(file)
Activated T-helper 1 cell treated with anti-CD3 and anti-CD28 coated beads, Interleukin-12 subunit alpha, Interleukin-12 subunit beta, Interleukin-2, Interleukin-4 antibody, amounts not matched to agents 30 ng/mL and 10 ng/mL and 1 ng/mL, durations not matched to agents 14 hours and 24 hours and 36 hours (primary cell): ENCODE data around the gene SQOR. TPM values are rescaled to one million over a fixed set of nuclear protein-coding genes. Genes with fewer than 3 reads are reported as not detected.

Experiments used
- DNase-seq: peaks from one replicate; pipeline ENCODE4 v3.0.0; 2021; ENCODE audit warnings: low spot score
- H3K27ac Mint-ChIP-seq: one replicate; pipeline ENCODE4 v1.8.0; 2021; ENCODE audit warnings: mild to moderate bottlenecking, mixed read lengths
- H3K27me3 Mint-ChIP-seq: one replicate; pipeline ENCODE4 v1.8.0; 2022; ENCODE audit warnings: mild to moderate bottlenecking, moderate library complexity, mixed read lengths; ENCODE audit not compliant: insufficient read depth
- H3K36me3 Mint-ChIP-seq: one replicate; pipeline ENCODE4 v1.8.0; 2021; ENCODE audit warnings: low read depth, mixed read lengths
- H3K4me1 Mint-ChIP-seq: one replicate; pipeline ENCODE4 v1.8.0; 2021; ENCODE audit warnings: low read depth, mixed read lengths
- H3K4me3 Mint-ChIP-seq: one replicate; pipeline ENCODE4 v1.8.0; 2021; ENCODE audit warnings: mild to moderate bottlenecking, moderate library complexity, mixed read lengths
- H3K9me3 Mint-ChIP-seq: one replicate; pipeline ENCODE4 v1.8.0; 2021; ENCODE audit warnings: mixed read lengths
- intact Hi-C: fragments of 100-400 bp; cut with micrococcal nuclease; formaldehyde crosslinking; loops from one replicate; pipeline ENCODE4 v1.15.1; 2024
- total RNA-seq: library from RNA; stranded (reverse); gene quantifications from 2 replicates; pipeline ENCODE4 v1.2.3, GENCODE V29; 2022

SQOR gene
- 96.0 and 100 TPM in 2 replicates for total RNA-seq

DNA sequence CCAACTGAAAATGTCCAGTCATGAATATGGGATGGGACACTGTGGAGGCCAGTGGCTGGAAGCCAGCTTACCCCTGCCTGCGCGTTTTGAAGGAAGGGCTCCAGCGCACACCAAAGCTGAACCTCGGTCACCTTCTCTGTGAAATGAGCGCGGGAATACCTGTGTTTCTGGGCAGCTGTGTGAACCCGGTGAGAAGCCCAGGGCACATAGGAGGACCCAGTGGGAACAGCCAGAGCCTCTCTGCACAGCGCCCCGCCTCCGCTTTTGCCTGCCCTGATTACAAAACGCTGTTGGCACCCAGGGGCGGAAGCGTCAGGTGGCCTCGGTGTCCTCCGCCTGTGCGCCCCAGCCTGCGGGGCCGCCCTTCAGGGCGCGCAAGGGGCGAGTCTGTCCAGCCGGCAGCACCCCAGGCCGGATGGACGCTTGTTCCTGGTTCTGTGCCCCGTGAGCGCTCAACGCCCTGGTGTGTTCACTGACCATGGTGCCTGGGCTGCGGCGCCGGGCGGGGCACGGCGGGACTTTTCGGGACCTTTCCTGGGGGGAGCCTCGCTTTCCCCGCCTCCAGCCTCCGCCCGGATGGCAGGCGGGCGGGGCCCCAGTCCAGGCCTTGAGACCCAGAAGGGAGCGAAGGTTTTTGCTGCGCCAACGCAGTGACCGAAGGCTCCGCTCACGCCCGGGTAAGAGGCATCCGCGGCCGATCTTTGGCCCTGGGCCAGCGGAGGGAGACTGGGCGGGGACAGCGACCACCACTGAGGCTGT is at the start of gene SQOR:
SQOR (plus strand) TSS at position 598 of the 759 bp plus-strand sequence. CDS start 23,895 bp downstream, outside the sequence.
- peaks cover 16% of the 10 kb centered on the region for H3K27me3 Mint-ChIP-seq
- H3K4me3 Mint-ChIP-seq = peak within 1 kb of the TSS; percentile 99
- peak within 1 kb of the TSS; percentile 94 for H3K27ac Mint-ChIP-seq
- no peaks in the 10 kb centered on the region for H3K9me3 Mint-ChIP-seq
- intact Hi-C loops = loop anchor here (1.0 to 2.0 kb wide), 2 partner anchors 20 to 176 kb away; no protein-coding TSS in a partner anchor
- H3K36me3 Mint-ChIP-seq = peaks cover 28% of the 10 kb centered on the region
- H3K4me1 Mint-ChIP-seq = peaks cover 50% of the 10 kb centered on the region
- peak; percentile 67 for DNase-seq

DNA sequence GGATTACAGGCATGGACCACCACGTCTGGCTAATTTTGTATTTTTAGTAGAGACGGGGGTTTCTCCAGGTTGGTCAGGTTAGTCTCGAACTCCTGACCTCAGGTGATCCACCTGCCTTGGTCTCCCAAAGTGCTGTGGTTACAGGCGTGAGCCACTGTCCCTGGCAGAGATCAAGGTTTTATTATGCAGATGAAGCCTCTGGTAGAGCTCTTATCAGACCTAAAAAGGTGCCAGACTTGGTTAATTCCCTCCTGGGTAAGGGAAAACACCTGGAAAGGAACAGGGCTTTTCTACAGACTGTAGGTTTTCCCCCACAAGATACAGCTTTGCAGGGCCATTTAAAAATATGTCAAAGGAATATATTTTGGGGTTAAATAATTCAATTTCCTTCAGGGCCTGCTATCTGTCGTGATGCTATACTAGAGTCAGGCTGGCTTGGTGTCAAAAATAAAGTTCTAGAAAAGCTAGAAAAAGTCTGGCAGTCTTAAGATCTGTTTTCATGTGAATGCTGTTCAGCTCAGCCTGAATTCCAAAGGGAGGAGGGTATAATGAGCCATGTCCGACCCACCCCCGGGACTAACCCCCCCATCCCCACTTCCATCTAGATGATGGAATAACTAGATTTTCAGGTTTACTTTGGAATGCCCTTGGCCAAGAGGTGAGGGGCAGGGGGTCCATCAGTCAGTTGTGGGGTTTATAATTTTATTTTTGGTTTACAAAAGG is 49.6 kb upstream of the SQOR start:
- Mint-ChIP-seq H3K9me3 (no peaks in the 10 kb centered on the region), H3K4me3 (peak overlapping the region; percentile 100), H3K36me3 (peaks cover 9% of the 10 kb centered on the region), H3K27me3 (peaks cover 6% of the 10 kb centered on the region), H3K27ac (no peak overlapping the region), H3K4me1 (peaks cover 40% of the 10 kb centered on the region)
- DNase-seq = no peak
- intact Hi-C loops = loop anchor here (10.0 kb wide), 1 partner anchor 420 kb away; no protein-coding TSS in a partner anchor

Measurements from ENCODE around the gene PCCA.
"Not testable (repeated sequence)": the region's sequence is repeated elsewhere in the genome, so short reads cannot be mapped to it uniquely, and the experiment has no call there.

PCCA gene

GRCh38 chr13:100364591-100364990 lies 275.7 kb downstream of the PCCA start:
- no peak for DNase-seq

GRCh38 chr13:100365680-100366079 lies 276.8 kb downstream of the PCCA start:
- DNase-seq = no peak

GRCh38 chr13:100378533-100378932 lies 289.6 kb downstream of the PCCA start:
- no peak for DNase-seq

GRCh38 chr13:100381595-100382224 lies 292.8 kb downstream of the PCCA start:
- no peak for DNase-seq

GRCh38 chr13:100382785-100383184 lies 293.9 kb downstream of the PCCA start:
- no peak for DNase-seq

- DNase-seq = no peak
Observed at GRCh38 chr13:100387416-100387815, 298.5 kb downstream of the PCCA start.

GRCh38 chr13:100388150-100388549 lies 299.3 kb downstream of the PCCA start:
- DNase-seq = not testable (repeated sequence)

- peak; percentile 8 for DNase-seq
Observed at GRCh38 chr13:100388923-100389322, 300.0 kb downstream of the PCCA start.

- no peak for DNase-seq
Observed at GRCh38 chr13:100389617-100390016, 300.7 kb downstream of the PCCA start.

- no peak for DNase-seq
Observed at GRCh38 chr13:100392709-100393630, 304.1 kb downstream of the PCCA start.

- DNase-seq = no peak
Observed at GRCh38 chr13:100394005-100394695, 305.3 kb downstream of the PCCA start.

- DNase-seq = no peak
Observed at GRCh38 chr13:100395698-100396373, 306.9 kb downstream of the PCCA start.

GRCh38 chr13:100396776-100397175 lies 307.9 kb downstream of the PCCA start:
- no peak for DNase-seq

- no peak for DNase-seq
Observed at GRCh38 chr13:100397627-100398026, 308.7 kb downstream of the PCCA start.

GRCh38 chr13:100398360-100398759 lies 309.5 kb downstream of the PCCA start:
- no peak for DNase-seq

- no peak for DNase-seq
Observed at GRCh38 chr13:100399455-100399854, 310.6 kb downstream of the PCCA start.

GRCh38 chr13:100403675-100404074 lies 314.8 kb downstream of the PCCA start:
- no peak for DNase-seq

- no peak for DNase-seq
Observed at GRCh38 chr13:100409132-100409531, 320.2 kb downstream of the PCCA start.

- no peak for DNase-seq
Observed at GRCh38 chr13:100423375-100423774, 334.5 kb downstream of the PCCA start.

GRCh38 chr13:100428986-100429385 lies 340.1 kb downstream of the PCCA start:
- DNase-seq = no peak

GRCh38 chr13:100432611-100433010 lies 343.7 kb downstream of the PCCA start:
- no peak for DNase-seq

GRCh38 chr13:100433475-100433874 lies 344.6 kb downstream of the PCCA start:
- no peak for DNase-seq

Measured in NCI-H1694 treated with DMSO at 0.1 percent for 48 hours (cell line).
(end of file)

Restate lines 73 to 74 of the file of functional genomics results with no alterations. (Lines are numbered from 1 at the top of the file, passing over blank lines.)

GRCh38 chr13:100433475-100433874 lies 344.6 kb downstream of the PCCA start:
- no peak for DNase-seq